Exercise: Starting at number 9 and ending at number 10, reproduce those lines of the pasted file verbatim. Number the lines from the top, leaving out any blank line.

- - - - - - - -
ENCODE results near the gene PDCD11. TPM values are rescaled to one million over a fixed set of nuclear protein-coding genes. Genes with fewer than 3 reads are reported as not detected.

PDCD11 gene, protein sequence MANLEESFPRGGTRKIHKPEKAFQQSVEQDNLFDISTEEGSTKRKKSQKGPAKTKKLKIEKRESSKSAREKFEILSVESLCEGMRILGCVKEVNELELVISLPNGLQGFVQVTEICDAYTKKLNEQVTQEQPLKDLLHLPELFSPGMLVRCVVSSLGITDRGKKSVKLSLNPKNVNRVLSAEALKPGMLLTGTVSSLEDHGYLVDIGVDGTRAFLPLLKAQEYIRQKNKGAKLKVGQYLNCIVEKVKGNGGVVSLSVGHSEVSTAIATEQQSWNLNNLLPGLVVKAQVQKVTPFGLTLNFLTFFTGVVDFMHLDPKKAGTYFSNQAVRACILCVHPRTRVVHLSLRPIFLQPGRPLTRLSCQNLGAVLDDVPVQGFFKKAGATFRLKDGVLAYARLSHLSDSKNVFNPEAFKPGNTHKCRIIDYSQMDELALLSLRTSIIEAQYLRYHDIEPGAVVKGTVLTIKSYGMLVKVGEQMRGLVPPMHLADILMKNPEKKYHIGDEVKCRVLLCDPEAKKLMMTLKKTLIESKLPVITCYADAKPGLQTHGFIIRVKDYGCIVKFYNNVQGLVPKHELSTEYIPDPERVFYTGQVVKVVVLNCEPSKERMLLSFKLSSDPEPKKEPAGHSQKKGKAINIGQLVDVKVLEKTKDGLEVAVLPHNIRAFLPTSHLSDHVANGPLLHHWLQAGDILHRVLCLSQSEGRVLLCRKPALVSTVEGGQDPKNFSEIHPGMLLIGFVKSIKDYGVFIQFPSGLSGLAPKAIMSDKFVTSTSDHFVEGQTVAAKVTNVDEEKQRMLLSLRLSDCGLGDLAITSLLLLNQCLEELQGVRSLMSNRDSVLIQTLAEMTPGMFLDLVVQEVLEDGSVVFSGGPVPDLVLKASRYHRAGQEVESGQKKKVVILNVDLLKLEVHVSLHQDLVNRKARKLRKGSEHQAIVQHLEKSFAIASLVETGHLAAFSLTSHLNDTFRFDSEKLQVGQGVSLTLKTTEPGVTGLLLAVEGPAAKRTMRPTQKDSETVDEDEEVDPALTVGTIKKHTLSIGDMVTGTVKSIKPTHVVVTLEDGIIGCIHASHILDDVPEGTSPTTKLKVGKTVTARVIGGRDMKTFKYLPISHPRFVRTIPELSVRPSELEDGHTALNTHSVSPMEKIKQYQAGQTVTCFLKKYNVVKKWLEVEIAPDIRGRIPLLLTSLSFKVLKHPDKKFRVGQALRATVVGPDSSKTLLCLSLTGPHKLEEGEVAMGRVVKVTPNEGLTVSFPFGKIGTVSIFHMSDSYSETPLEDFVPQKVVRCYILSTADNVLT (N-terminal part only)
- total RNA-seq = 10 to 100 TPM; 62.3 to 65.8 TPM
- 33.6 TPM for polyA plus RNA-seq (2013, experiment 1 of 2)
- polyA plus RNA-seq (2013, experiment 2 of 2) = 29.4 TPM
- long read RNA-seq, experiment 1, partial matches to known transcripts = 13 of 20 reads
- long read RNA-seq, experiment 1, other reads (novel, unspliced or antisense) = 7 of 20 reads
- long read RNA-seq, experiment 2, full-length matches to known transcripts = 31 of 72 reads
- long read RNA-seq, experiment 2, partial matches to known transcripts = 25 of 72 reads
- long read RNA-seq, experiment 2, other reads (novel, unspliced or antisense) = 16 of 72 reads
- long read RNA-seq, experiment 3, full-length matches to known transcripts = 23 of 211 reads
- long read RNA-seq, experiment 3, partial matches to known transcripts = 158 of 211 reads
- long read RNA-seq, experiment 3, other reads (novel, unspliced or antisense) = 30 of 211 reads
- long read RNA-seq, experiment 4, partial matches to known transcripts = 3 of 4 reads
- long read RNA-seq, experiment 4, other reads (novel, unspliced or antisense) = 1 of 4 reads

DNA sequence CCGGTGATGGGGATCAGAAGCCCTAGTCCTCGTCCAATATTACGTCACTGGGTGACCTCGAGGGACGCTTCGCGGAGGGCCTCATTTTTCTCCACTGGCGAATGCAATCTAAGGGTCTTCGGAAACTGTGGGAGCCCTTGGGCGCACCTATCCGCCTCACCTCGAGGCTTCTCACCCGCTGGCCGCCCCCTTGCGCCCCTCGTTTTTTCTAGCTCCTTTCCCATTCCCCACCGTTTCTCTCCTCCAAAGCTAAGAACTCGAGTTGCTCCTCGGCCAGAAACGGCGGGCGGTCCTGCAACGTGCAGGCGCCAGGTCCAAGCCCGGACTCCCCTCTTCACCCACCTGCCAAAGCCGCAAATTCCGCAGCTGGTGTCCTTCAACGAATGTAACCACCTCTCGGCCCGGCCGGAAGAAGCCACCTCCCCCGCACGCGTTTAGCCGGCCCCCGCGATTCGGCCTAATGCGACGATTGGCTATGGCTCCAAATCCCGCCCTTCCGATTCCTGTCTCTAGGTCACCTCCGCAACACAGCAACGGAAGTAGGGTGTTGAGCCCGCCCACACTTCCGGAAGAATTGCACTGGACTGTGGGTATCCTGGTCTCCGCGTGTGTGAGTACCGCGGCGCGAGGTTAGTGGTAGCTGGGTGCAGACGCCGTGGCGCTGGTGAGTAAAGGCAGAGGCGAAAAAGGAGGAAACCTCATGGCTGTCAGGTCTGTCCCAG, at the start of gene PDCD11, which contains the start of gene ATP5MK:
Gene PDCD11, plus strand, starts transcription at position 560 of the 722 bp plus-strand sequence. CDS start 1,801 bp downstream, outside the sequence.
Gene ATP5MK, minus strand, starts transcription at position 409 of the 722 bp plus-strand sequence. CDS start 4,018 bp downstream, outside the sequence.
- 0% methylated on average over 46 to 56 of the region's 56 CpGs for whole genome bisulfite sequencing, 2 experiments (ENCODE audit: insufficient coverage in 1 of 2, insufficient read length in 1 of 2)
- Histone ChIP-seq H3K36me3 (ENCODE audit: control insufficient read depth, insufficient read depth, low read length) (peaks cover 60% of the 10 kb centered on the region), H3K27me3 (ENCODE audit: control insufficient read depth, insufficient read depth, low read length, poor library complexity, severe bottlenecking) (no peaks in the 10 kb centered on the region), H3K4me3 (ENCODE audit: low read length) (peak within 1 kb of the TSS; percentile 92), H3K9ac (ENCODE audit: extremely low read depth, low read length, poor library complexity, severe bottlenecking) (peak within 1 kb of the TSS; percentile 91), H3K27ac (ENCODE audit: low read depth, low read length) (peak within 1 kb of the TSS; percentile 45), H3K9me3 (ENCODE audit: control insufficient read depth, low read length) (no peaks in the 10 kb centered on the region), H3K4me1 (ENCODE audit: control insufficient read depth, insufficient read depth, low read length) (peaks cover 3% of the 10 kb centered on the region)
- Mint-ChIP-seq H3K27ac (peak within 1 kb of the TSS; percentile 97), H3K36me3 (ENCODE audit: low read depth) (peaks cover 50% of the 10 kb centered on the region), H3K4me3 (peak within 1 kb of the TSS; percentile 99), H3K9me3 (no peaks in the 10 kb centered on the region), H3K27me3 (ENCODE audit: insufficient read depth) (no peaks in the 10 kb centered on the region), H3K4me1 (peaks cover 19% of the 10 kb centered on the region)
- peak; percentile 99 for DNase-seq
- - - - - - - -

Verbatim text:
- long read RNA-seq, experiment 2, partial matches to known transcripts = 25 of 72 reads
- long read RNA-seq, experiment 2, other reads (novel, unspliced or antisense) = 16 of 72 reads